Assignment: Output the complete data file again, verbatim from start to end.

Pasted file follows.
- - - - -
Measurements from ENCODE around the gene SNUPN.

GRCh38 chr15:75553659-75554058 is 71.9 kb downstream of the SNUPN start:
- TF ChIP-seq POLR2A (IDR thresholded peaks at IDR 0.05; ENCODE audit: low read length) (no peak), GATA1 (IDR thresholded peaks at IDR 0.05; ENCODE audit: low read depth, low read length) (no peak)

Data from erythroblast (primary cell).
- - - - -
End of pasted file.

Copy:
Measurements from ENCODE around the gene SNUPN.

GRCh38 chr15:75553659-75554058 is 71.9 kb downstream of the SNUPN start:
- TF ChIP-seq POLR2A (IDR thresholded peaks at IDR 0.05; ENCODE audit: low read length) (no peak), GATA1 (IDR thresholded peaks at IDR 0.05; ENCODE audit: low read depth, low read length) (no peak)

Data from erythroblast (primary cell).